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NASA's TransHab inflatable module
At the end of the 1990s, NASA come close to building an impressive inflatable module dubbed TransHab. Although it never got off the ground, the program was one of the inspirations for Russian engineers to initiate their own research into inflatable space structures.
Conceived around 1992, at the agency's Johnson Space Center in Houston as the living quarters of a Mars-bound spacecraft, the Transhab would first make a test ride on the Space Shuttle to the International Space Station, ISS. In its folded position, TransHab was sized to completely span the full width of the Shuttle's cargo bay and fill around two thirds of its length.
Officially initiated in 1997, the TransHab program aimed to replace the traditional habitation module on the US segment of the station and test inflatable technology in the process.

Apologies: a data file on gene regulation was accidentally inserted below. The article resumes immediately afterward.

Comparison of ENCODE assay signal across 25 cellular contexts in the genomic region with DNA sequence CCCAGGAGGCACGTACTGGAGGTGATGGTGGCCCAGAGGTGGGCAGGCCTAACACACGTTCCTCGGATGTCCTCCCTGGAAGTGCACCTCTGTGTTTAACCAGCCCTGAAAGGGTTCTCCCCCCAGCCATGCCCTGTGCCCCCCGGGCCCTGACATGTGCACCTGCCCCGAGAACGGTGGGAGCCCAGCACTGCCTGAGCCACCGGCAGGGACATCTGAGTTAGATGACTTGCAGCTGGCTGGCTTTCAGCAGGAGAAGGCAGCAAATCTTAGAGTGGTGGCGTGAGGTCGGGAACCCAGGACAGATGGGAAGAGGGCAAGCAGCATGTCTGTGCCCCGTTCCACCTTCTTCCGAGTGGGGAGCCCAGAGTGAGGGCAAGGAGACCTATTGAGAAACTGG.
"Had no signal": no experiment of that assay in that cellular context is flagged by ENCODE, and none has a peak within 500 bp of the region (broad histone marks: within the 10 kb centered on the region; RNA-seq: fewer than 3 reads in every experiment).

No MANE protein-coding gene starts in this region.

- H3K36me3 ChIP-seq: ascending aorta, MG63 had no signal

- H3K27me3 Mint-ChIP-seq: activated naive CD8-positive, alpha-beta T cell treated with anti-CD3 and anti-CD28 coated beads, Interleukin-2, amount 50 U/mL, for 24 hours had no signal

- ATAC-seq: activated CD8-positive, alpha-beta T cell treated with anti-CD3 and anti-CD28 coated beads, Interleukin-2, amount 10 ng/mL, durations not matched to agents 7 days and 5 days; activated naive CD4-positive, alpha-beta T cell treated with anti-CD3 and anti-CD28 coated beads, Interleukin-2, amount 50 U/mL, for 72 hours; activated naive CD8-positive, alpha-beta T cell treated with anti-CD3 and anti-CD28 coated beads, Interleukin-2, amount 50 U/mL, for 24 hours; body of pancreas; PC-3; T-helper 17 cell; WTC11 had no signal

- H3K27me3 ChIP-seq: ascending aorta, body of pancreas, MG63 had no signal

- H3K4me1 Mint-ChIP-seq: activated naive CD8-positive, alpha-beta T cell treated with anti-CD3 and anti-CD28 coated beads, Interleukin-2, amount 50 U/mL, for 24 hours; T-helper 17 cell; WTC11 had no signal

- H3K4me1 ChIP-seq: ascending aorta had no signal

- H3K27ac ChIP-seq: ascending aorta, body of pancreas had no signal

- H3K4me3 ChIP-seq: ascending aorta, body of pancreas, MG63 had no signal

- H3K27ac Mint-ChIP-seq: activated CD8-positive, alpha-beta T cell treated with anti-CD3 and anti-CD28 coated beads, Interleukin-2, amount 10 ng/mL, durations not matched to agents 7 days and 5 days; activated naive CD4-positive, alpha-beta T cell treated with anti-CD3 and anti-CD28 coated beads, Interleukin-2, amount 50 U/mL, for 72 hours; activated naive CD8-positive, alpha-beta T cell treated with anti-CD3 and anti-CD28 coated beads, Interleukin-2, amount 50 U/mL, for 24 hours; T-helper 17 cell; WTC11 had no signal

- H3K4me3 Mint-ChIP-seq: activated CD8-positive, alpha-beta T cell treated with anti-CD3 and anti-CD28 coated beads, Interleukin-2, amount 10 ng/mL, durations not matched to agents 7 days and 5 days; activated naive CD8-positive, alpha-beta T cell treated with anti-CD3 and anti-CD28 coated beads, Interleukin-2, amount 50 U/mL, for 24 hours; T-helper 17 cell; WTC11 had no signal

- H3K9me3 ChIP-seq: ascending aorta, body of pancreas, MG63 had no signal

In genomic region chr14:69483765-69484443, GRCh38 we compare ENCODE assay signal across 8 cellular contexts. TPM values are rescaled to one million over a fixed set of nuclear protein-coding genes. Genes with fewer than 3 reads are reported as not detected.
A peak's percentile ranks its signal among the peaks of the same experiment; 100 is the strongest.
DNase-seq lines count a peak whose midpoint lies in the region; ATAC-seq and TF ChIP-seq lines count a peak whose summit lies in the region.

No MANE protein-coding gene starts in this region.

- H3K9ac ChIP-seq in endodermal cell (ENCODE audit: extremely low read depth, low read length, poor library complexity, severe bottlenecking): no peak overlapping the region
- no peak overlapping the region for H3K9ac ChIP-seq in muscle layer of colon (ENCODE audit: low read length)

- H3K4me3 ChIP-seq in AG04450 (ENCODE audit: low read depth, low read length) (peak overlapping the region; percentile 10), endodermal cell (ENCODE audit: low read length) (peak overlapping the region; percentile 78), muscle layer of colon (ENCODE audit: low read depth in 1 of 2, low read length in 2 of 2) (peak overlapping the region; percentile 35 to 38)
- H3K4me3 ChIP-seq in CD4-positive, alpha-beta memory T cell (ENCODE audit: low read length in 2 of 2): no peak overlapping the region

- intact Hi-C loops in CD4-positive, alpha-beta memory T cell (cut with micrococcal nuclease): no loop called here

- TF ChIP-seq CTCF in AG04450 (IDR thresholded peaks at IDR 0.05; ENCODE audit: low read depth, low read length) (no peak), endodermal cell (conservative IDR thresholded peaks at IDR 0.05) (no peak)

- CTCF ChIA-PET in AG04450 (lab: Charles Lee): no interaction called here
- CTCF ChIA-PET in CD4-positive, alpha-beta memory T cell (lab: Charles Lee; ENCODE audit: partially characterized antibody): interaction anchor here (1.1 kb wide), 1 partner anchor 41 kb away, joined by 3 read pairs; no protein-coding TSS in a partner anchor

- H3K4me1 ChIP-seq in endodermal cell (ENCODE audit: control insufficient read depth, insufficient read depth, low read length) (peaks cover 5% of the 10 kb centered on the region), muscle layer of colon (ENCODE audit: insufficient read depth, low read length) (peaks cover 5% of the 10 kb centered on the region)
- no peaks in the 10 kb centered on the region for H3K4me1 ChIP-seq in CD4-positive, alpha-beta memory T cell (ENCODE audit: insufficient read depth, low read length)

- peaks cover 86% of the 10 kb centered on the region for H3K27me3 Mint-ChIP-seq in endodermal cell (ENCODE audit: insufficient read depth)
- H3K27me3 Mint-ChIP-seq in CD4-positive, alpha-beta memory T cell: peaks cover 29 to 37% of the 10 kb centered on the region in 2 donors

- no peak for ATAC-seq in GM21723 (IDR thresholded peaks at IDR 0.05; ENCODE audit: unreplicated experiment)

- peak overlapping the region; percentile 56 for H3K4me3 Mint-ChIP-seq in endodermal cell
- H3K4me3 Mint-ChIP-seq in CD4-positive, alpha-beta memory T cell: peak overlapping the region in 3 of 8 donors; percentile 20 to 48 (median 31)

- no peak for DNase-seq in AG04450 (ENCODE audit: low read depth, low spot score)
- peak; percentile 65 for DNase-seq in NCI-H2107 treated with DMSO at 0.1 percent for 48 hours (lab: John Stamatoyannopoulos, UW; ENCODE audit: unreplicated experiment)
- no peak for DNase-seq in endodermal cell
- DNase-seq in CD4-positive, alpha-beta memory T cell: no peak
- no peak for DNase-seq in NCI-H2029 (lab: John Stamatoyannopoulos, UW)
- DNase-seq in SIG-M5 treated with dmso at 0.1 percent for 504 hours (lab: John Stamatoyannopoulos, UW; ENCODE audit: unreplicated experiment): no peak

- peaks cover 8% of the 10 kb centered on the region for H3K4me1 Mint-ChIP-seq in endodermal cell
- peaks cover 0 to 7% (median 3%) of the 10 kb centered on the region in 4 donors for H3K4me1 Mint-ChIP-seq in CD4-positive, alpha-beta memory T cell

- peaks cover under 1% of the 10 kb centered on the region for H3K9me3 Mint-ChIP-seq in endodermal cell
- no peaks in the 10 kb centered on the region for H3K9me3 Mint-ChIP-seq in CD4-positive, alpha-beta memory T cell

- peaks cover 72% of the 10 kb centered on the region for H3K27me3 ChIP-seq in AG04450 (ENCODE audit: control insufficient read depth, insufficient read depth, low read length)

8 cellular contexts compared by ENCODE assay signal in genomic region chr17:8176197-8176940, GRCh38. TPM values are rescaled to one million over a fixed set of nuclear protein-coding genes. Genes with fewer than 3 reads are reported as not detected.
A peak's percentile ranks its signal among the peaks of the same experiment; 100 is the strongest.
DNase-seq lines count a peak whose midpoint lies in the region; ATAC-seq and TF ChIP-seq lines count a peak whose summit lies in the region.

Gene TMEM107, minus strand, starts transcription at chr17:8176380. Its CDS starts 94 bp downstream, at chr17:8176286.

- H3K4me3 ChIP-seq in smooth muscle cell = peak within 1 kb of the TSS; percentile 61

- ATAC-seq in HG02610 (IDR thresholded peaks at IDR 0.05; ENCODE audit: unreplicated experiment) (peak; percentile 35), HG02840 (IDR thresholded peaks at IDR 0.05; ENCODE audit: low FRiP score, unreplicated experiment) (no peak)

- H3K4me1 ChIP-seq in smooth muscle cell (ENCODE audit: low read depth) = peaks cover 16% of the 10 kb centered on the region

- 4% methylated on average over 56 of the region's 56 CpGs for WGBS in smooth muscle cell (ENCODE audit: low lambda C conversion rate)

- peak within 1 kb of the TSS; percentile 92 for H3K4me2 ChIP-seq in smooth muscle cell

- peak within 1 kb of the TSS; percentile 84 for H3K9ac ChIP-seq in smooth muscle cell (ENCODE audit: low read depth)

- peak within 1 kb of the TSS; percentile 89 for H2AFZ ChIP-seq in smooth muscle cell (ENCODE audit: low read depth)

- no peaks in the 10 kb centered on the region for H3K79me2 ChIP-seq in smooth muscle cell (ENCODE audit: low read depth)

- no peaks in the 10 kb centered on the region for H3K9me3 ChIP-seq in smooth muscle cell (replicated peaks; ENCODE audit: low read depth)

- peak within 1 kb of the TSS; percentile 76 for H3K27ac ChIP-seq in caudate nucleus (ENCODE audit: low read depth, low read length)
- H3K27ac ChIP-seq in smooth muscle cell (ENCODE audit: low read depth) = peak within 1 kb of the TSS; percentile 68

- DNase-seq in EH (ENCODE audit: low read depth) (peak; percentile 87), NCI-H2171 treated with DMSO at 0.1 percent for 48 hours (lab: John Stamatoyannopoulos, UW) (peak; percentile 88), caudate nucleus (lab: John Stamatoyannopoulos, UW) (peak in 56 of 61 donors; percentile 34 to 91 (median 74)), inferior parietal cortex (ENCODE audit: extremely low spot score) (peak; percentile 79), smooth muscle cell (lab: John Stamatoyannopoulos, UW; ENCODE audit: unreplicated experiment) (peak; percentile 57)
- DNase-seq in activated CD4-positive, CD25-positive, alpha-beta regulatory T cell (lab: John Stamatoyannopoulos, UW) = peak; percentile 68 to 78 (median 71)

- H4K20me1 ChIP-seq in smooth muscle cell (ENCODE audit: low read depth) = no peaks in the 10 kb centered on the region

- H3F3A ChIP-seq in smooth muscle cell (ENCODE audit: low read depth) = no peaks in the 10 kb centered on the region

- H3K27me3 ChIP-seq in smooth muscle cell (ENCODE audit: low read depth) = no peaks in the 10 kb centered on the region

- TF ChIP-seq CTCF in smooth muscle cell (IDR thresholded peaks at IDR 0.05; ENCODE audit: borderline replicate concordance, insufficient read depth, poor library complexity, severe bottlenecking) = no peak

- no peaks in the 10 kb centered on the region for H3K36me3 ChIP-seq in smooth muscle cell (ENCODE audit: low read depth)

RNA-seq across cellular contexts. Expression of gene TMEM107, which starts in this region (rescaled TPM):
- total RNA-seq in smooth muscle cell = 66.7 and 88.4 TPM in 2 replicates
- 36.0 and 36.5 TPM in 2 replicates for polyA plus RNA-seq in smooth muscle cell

In the TransHab concept, a hard-body cylindrical core made of carbon-fiber composite would serve as the backbone for the surrounding multi-layer inflatable structure. On the outside, nearly two dozen flexible expandable layers would form walls almost a feet thick.
In the course of the project, NASA conducted extensive research and development work, including building a full-scale prototype of the inflatable module and conducting structural, thermal and vacuum testing in 1998, as well as trials of the ability of the soft structure to withstand meteoroid strikes.
Unfortunately, due to financial and political problems, the US Congress killed the maverick project in 2000.
Technical specifications of the Transhab module:
Read (and see) much more about this and many other space projects in Russia
Page author: Anatoly Zak; Last update: August 10, 2016
Page editor: Alain Chabot; Last edit: August 10, 2016
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The folded TransHab module inside the cargo bay of the Space Shuttle. Credit: NASA
Planned position of the TransHab module on the ISS. Credit: NASA
A full-scale prototype of the TransHab module during folding tests in a vacuum chamber. Credit: NASA